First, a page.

Heather Havrilesky has an article up at Salon examining the question—and lamenting the fact of—why we tend to absorb the details of other people’s troubled marriages with an eye towards Judgey McJudgeniks. She suggests that it’s about wanting a world that’s black and white.
Most married people prefer black and white stories about marriage. We either want a marriage to be blessed by the gods above, fated to endure through whatever crazy obstacles life may bring, or we want a marriage to be doomed to fail, preferably because one party in the marriage is a rat bastard. In either case, it’s obvious what the parties involved should do: stay together forever or end it immediately.
And all the truisms about marriage are trotted out:
And really, who the hell are we to judge? You can never know how another person’s marriage works, even if that person is a very close friend. A dynamic that appears toxic might function perfectly well behind closed doors. Sure, we think we know who’s the angel and who’s the rat bastard, but chances are we really don’t have a clue. In the end, it’s always best to keep our fat mouths shut.
Unfortunately, she hangs these theories on a story she admits is far from the best example, which is that of Laura Munson, who wrote about enduring her miserable marriage into survival many months ago to mostly piles of praise, and who now has a book out about how she saved her marriage through martyrdom. Munson’s story struck me at the time—and reading this book review, still strikes me—as the reason that judging other people has its value, even as we are expected, in tones of highest self-righteousness, to judge the judgers.
The thrill of Munson’s story was that she was supposed to be bucking protocol. Her husband walked up to her one day and said he didn’t love her anymore, and she reacted by confusing the issue until he stayed. People expect things to go a certain way, and that includes believing that if you break up with someone, they will accept that. But Munson didn’t accept that, and her husband didn’t seem to know what to do. He acted like a dick so that she would accept that, and that didn’t work. And so he came back to her, his will to leave broken by her refusal to accept this. There was lots of praise for her method of saving the marriage, but you’re not going to get it from me. I’ve seen relationships that dragged on for years because one person stubbornly refused to accept it every time the other initiated the “let’s end this” talk. You may scoff, but it’s surprisingly hard to get out of a situation when you have total non-cooperation from the person you got into it with. I saw one man escape such a situation by waiting for his girlfriend to go to work and then moving to another state, taking only his personal possessions that he could carry in his car, and giving away everything else that was his in a fire sale that he had to keep very quiet.
Which isn’t to say that I think the husband recommends himself. It’s possible that Munson paints him as a rat to shore up her reputation as a saint of marriage, but if he behaved the way that she says he did, he’s a rat bastard. I said as much at the time. And on this, I will say that I agree with Heather that we can’t know for sure who’s the rat and who’s the angel in a broken relationship, often because there’s two rats. Or two angels, but ones who had to admit that it just wasn’t working anymore. Or often something in between.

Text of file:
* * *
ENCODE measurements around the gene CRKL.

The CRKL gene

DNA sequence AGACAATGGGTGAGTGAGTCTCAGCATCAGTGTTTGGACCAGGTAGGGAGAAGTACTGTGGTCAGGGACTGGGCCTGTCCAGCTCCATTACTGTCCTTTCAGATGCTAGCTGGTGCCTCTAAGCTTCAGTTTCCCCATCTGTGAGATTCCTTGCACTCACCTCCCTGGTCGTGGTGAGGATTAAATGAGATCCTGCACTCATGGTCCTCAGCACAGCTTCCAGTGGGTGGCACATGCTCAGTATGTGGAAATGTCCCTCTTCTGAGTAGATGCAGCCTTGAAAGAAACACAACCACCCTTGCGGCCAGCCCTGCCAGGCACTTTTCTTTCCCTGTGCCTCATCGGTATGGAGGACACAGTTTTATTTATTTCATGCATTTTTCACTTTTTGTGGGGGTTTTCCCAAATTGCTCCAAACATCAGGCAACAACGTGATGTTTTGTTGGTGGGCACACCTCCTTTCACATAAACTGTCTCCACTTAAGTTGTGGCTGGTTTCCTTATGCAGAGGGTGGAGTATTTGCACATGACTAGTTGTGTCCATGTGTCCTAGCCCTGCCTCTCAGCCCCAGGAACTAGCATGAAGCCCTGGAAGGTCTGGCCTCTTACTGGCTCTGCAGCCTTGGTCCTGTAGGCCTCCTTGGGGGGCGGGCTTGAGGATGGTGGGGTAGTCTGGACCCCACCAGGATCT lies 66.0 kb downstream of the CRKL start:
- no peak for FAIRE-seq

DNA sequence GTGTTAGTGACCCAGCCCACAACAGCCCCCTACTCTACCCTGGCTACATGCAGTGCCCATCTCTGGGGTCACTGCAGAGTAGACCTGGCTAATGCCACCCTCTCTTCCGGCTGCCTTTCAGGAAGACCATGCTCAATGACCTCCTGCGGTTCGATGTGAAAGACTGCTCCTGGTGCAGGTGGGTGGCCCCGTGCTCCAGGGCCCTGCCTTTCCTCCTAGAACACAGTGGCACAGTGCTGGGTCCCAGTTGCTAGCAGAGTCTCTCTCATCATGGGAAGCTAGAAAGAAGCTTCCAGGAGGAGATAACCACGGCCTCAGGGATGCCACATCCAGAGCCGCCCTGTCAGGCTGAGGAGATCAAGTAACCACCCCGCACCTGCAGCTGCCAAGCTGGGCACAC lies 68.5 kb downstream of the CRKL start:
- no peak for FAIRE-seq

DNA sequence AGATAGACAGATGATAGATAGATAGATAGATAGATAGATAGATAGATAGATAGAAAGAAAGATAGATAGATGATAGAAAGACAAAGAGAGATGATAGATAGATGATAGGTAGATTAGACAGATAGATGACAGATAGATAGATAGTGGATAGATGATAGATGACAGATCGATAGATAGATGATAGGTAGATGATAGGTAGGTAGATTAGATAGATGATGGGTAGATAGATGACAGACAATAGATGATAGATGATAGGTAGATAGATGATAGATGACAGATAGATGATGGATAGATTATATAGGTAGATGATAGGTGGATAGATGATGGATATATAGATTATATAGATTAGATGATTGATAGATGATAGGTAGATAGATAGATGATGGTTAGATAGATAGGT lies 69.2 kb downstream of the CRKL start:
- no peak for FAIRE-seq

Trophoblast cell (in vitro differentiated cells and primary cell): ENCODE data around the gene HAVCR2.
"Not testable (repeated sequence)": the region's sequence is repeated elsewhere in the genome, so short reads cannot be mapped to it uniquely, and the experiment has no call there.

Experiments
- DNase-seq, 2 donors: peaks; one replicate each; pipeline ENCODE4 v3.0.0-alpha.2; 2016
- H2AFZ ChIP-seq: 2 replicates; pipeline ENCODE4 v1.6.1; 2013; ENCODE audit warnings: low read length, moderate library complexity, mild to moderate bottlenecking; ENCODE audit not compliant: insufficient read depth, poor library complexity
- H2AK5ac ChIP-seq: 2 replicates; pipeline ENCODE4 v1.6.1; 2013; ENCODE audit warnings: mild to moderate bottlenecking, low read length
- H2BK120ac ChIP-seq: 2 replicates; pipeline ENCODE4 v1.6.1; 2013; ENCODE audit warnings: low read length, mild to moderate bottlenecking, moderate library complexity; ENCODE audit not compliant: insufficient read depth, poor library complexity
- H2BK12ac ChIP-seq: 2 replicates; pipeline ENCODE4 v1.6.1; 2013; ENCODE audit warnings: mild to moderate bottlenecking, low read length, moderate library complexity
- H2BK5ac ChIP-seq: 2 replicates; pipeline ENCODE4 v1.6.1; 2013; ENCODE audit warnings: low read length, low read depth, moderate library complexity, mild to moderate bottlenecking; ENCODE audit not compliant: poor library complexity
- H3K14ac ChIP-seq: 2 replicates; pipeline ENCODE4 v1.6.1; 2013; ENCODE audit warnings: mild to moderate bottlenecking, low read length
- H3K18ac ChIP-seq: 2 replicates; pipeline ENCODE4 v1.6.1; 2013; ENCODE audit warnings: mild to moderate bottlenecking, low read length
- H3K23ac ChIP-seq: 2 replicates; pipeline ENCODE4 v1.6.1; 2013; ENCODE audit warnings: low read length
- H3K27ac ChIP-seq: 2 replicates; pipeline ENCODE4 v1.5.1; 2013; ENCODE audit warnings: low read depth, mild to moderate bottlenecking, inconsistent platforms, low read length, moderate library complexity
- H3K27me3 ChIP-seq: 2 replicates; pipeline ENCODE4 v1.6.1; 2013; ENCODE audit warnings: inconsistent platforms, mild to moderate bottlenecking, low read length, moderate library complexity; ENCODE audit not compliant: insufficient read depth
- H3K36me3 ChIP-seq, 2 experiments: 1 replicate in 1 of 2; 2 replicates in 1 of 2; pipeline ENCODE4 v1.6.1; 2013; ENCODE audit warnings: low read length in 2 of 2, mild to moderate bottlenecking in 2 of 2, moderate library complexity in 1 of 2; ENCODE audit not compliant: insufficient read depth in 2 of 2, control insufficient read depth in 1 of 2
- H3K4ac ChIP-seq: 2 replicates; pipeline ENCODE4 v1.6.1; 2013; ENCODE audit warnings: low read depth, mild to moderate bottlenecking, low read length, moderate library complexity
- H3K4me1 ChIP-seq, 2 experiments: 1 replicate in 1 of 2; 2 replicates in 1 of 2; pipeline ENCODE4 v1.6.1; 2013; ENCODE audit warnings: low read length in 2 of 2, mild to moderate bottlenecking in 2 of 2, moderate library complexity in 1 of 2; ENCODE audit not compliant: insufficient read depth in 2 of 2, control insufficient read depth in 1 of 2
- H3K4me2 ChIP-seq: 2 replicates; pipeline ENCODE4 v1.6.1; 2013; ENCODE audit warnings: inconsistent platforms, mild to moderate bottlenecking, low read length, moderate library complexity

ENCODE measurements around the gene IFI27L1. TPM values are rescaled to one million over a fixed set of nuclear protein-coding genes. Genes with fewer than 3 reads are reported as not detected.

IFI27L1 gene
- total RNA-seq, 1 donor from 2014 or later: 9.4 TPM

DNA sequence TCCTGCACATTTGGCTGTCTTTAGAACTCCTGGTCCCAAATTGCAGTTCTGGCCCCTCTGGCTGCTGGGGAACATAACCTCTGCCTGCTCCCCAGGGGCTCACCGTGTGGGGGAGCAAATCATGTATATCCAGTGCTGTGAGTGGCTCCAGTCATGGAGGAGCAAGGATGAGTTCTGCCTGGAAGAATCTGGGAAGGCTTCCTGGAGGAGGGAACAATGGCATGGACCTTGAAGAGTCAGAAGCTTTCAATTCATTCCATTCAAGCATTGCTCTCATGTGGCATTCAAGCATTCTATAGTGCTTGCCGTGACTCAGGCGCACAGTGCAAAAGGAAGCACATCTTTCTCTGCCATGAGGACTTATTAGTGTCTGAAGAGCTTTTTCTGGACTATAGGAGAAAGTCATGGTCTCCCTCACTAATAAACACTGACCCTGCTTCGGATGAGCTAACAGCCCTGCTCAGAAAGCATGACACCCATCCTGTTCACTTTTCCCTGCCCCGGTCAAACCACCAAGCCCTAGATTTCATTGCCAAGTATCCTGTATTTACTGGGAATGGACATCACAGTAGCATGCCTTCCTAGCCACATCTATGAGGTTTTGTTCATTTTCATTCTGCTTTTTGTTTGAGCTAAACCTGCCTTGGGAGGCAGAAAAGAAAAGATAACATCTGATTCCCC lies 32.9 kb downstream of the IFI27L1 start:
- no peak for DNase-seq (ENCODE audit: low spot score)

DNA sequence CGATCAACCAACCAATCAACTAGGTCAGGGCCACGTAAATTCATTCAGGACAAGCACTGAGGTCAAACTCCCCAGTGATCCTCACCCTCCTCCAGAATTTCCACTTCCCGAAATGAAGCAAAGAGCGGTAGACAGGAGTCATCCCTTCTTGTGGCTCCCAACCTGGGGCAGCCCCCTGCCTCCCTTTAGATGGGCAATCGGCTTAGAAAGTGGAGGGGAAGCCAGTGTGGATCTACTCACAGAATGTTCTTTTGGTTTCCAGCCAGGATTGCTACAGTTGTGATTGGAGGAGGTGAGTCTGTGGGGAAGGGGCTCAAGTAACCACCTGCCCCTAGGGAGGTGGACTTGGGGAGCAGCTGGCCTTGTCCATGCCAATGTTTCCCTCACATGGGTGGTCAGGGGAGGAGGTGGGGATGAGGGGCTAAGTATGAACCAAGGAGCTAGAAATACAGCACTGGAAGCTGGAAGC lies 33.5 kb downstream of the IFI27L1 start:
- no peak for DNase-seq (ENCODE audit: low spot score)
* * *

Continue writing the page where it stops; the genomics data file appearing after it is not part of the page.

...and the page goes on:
But Munson was able to get most people rushing to her side for one major reason, which is that she plays the long-suffering martyr of a wife to the hilt. To make it worse, she does so without stirring up anger at women who dare think they have a right to suffer, by saying she refused to suffer, and so she suffered with a cheeriness that’s been expected of women throughout history, though rarely delivered. There was lots and lots and lots of praise delivered to her for saving her marriage, which is a Good Thing in our culture, and supposedly a brave thing to do.
I’m forced to call bullshit on the notion that a woman who stands by her man, all martyr-like, is somehow throwing off social expectations. I’ll believe that when I stop seeing long-suffering wives stand by politicians who cheated on them in the most outrageous ways. I’ll believe that when we give up this ridiculous investment in “sex addiction”, which is a diagnosis that increasingly seems to have been invented to give cheaters a narrative to keep broken marriages alive. I’ll believe it when we stop rushing to applaud people who use sketchy methods to keep their marriages alive.
And the reason for my annoyance at all this is that people who decide life is too short to suffer so much and walk out are still, in the age of frequent divorce, made to feel like failures. Women especially are still subject to narratives about how they need to be a little more submissive and willing to suffer for marriage. That’s why so many women were eager to call Jenny Sanford a hero for leaving her husband, even though in retrospect it seems she had a life of doormat behavior that only came to an end when he cheated on her in such a spectacular way. Even though Jenny Sanford is a poor example of a hero, I at least appreciate that women would like to see stiff spines lauded over laying down, and women who claim dignity for themselves being treated as heroes, instead of women who find ways to bravely suffer more bullshit.